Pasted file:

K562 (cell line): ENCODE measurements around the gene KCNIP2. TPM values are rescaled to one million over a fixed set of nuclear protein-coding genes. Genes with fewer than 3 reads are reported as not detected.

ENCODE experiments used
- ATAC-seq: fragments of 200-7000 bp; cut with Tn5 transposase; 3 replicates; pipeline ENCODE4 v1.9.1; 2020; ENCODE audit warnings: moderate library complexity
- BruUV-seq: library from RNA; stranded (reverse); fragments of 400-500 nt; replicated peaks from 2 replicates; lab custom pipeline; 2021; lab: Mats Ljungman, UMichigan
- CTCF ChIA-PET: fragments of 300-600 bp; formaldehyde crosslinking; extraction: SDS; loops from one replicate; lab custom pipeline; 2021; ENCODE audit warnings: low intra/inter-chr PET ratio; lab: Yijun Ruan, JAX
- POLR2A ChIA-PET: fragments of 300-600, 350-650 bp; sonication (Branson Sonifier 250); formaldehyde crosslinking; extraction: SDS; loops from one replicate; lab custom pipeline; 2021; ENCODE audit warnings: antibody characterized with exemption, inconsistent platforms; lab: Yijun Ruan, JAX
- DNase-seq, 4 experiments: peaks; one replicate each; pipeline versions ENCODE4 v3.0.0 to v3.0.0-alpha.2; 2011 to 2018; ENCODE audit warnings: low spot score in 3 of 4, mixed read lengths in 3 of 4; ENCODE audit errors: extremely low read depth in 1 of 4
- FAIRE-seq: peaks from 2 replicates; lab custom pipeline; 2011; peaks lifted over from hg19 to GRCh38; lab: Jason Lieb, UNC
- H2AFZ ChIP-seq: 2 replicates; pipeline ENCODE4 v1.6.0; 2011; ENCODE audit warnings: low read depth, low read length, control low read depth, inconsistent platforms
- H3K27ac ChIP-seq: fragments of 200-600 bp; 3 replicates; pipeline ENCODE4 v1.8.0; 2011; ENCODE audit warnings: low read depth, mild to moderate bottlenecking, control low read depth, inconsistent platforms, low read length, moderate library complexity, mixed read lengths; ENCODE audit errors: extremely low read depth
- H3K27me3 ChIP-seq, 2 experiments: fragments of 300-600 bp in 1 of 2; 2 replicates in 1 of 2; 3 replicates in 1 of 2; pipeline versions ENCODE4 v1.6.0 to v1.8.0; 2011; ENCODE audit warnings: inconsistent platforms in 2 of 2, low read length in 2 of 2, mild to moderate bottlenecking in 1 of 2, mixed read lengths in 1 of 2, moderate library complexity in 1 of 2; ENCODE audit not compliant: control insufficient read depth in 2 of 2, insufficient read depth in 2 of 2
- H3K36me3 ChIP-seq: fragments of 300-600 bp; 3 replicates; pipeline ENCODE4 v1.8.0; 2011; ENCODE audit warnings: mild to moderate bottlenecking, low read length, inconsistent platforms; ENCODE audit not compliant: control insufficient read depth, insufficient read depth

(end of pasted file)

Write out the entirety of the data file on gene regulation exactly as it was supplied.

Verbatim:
K562 (cell line): ENCODE measurements around the gene KCNIP2. TPM values are rescaled to one million over a fixed set of nuclear protein-coding genes. Genes with fewer than 3 reads are reported as not detected.

ENCODE experiments used
- ATAC-seq: fragments of 200-7000 bp; cut with Tn5 transposase; 3 replicates; pipeline ENCODE4 v1.9.1; 2020; ENCODE audit warnings: moderate library complexity
- BruUV-seq: library from RNA; stranded (reverse); fragments of 400-500 nt; replicated peaks from 2 replicates; lab custom pipeline; 2021; lab: Mats Ljungman, UMichigan
- CTCF ChIA-PET: fragments of 300-600 bp; formaldehyde crosslinking; extraction: SDS; loops from one replicate; lab custom pipeline; 2021; ENCODE audit warnings: low intra/inter-chr PET ratio; lab: Yijun Ruan, JAX
- POLR2A ChIA-PET: fragments of 300-600, 350-650 bp; sonication (Branson Sonifier 250); formaldehyde crosslinking; extraction: SDS; loops from one replicate; lab custom pipeline; 2021; ENCODE audit warnings: antibody characterized with exemption, inconsistent platforms; lab: Yijun Ruan, JAX
- DNase-seq, 4 experiments: peaks; one replicate each; pipeline versions ENCODE4 v3.0.0 to v3.0.0-alpha.2; 2011 to 2018; ENCODE audit warnings: low spot score in 3 of 4, mixed read lengths in 3 of 4; ENCODE audit errors: extremely low read depth in 1 of 4
- FAIRE-seq: peaks from 2 replicates; lab custom pipeline; 2011; peaks lifted over from hg19 to GRCh38; lab: Jason Lieb, UNC
- H2AFZ ChIP-seq: 2 replicates; pipeline ENCODE4 v1.6.0; 2011; ENCODE audit warnings: low read depth, low read length, control low read depth, inconsistent platforms
- H3K27ac ChIP-seq: fragments of 200-600 bp; 3 replicates; pipeline ENCODE4 v1.8.0; 2011; ENCODE audit warnings: low read depth, mild to moderate bottlenecking, control low read depth, inconsistent platforms, low read length, moderate library complexity, mixed read lengths; ENCODE audit errors: extremely low read depth
- H3K27me3 ChIP-seq, 2 experiments: fragments of 300-600 bp in 1 of 2; 2 replicates in 1 of 2; 3 replicates in 1 of 2; pipeline versions ENCODE4 v1.6.0 to v1.8.0; 2011; ENCODE audit warnings: inconsistent platforms in 2 of 2, low read length in 2 of 2, mild to moderate bottlenecking in 1 of 2, mixed read lengths in 1 of 2, moderate library complexity in 1 of 2; ENCODE audit not compliant: control insufficient read depth in 2 of 2, insufficient read depth in 2 of 2
- H3K36me3 ChIP-seq: fragments of 300-600 bp; 3 replicates; pipeline ENCODE4 v1.8.0; 2011; ENCODE audit warnings: mild to moderate bottlenecking, low read length, inconsistent platforms; ENCODE audit not compliant: control insufficient read depth, insufficient read depth